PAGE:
Cautions noted, this important paper shines a welcome light on a little discussed consequence of psychotherapy, and it feeds into a broader movement in clinical psychology that is recognising the important role of personality in mental health. In the near future we may see the development of therapeutic interventions that more deliberately target personality trait changes, rather than these changes being a kind of side-effect. The research also speaks to an ongoing debate in personality science about just how much personality changes, with the new findings arguing against the idea that change can only ever occur slowly.

“Personality traits are not only robust predictors of important life outcomes, but also appear amenable to intervention,” Roberts and his team concluded. “This fact opens the door to a new era of research that more strongly links personality and clinical psychology, and other groups, such as educational psychologists and economists, who are interested in changing people and their behaviours in order to help them with their lives.”

A Systematic Review of Personality Trait Change Through Intervention

Christian Jarrett (@Psych_Writer) is Editor of BPS Research Digest

10 thoughts on “A little discussed effect of therapy: it changes your personality”

  1. Were the changes reversion to the mean? In other words, whatever issues that led to the person seeking therapy had caused increased neuroticism and introversion, and therapy brought the person back to their “normal” level of these traits.

    Not trying to knock therapy here, because that still demonstrates its effectiveness. But imagining a neurotic scale from 1-10, there’s a difference if a person goes from 3 to 6 and therapy helps bring back down to 3 versus therapy helping go from 3 to a 1.

    Thanks

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    1. Hi, good question. As well as the length of the changes (over many years), this paragraph of our post also speaks to the issue you raise. In short, we don’t really know the answer yet, but it certainly looks like it might be more than reversion to the mean:

      The researchers also uncovered a small number of “non-clinical” trials that involved healthy participants undertaking cognitive training and other interventions rather than psychotherapy, and that measured personality over time. Here too there was evidence of significant personality change, again arguing against the idea that the effects of psychotherapy on personality merely reflect a return to a non-depressed mood or to one’s natural personality pre-illness. However, Roberts and his team cautioned there were only a few of these non-clinical trials and they tended to be conducted over short time scales, so the question of whether psychotherapy is transforming a client’s personality or “remaking” it to an earlier state remains open for now.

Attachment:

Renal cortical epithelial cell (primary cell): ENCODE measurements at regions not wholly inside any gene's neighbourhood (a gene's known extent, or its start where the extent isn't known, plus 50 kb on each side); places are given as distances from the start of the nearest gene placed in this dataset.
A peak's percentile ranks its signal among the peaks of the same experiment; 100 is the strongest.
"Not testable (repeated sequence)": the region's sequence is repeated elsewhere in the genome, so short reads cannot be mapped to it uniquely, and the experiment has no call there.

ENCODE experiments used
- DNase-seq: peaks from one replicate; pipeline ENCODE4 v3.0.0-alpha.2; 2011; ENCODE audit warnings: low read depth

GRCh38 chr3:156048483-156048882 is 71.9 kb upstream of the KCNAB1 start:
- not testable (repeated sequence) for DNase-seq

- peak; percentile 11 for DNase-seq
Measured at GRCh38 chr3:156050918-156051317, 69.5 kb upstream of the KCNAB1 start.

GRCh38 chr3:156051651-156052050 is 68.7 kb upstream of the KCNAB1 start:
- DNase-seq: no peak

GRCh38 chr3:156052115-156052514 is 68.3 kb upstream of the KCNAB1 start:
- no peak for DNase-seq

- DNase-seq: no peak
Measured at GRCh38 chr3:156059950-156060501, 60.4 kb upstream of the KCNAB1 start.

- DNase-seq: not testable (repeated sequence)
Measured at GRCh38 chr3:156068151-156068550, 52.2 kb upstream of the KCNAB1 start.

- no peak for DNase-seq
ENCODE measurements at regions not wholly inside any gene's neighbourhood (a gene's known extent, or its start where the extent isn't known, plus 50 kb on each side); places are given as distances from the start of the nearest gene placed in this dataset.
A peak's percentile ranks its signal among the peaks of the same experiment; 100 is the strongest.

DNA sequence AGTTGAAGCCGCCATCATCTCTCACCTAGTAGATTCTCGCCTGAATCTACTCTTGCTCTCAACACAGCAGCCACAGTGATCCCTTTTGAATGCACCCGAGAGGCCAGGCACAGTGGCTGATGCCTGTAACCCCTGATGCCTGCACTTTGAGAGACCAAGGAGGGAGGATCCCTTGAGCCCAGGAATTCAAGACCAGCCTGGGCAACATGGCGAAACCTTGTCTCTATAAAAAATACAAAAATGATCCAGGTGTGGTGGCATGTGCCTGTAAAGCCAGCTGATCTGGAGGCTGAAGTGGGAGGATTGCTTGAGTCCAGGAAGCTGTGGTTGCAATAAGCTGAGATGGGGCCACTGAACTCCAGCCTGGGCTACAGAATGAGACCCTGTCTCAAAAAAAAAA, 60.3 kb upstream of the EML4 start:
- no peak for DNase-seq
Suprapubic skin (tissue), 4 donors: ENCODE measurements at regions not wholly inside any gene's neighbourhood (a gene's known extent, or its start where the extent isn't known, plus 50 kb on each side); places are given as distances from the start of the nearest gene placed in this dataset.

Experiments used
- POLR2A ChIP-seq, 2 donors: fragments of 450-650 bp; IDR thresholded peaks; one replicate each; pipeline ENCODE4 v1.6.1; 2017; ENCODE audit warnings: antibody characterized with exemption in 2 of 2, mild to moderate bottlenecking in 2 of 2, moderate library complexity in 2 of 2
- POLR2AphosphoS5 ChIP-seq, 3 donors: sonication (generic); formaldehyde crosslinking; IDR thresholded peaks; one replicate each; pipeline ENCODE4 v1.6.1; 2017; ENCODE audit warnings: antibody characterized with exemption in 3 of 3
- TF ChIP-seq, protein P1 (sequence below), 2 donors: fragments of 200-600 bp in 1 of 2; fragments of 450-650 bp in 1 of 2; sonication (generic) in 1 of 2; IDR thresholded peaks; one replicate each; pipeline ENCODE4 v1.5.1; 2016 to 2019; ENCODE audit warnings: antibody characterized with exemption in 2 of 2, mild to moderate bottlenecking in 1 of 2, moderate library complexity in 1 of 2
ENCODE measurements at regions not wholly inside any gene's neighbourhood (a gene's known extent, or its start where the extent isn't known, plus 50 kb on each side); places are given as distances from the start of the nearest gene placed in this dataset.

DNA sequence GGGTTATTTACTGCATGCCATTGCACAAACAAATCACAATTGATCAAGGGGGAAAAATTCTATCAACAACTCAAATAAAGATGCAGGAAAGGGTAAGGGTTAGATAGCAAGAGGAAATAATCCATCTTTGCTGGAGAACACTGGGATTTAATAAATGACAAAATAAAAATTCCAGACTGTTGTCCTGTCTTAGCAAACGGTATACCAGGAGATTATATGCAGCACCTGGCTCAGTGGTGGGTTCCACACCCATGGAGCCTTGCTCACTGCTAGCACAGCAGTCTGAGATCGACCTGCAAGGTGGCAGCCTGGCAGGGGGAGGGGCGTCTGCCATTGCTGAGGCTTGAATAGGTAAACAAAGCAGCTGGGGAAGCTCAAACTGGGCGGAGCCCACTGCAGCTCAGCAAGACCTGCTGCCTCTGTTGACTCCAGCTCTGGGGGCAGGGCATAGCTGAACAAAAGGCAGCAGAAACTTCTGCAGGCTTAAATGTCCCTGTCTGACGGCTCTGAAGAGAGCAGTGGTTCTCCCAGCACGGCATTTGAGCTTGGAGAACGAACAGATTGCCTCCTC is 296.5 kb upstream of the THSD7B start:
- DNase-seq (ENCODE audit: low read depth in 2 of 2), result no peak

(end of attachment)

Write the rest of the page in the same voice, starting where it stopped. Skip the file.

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      1. According to me it’s more like not changing the individuals personality as a whole but it improves individuals personality because psychotherapy helps individual to find out what are their weakness and the best part..

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  2. I’ve just read this and it reminded me that I am forever confused, or possibly more accurately, occasionally uncertain as to what constitutes the human personality.

    I sometimes think that it is the characteristics of behaviour and temperament that we most often show that we are born with, as in two children born of the same parents and exposed to the same environment and love in the home but having quite varying personalities. Such as effervescent and open in one and casual and introspective in another.

    Then I ponder on the personality being something that is created and changed gently and organically with many experiences and encounters with other humans, including having counselling. And that this cumulative effect produces an ever-changing personality.

    I guess I am more struck with the first option being a core personality and perhaps the second version providing nuances and subtlety. Hmmm, any clues from a Carl Rogers’ perspective?

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  3. I think your answer to this will vary depending on what you think personality is; in particular, is it innate or constructed. If you believe personality is something you construct yourself, then it isn’t wrong to change it. In fact, you are doing what you are meant to do. http://www.itlogic.co.ug/